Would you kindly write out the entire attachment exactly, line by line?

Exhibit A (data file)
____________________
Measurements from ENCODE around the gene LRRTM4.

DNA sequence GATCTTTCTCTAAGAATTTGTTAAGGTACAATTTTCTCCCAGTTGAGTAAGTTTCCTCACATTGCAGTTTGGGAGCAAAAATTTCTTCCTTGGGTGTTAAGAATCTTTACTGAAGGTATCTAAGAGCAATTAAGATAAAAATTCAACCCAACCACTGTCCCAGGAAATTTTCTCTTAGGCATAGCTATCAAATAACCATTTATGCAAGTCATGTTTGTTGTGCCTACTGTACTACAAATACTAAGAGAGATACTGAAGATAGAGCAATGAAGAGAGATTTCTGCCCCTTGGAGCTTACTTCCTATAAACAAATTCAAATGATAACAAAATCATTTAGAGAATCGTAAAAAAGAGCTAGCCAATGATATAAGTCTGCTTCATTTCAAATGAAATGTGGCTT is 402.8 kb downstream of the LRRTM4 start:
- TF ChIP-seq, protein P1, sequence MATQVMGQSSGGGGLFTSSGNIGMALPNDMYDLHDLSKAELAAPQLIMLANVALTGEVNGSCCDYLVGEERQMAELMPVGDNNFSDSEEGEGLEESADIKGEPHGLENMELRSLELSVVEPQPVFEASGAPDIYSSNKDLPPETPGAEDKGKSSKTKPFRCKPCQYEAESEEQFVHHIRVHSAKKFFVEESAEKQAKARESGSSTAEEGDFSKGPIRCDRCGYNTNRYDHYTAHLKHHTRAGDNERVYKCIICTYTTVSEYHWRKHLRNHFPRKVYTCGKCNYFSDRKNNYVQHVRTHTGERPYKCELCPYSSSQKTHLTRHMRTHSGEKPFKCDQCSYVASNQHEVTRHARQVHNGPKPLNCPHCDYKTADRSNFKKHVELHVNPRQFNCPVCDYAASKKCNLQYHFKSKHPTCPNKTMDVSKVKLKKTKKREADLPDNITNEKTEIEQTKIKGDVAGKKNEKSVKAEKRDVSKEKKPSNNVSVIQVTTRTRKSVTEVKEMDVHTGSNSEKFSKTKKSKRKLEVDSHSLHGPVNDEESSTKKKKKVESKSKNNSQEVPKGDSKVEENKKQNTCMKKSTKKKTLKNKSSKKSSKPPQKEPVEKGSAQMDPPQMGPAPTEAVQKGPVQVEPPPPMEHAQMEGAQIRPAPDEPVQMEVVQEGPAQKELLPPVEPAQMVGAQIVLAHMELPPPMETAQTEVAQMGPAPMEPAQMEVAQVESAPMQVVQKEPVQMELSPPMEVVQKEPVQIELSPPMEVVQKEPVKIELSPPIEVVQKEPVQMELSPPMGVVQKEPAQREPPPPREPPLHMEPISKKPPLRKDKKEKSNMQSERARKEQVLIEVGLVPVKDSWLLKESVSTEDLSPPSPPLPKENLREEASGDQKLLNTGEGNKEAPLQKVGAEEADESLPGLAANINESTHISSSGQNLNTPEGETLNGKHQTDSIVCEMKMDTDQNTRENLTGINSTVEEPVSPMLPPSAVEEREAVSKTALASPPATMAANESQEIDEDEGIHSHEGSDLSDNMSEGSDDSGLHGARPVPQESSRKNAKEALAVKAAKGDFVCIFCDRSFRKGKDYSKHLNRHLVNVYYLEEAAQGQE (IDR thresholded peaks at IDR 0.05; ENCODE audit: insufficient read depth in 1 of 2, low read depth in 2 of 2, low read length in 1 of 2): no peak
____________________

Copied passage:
Measurements from ENCODE around the gene LRRTM4.

DNA sequence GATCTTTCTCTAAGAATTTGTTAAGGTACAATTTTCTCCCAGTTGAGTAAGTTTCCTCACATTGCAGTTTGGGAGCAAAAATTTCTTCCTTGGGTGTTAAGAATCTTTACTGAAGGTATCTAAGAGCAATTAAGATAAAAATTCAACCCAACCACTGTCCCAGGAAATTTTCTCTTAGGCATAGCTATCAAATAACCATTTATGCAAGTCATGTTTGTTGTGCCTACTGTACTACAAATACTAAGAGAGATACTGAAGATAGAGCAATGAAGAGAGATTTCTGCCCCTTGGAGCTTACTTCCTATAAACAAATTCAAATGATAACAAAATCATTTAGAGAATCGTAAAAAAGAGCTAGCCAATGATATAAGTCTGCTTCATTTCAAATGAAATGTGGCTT is 402.8 kb downstream of the LRRTM4 start:
- TF ChIP-seq, protein P1, sequence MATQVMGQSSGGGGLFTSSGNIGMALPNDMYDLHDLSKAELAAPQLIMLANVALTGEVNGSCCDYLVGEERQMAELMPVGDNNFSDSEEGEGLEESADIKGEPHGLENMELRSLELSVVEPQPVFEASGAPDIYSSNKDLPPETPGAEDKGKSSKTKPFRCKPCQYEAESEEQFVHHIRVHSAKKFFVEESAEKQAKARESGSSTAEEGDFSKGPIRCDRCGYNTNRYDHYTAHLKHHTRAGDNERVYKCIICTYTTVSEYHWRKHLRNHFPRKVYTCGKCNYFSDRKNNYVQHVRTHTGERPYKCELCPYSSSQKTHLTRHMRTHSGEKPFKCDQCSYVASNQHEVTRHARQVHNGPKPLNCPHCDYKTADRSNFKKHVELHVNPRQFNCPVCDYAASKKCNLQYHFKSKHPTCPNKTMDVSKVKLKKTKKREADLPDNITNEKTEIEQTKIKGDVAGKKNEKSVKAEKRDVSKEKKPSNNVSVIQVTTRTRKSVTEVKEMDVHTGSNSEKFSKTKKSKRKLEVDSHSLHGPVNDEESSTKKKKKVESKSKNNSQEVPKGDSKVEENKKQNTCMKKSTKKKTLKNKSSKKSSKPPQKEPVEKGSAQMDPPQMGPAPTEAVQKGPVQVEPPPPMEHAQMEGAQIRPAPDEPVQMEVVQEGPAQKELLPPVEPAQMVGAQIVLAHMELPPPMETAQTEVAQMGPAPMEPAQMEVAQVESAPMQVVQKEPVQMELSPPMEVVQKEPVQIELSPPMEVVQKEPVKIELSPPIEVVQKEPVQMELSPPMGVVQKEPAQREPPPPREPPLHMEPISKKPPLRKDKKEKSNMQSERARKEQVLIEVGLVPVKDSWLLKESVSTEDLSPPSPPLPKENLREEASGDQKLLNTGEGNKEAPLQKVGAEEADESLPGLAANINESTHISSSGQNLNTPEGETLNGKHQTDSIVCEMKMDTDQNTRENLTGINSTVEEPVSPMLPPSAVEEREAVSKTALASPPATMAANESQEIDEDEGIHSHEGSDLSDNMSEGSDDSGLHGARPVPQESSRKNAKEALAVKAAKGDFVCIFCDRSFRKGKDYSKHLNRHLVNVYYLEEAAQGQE (IDR thresholded peaks at IDR 0.05; ENCODE audit: insufficient read depth in 1 of 2, low read depth in 2 of 2, low read length in 1 of 2): no peak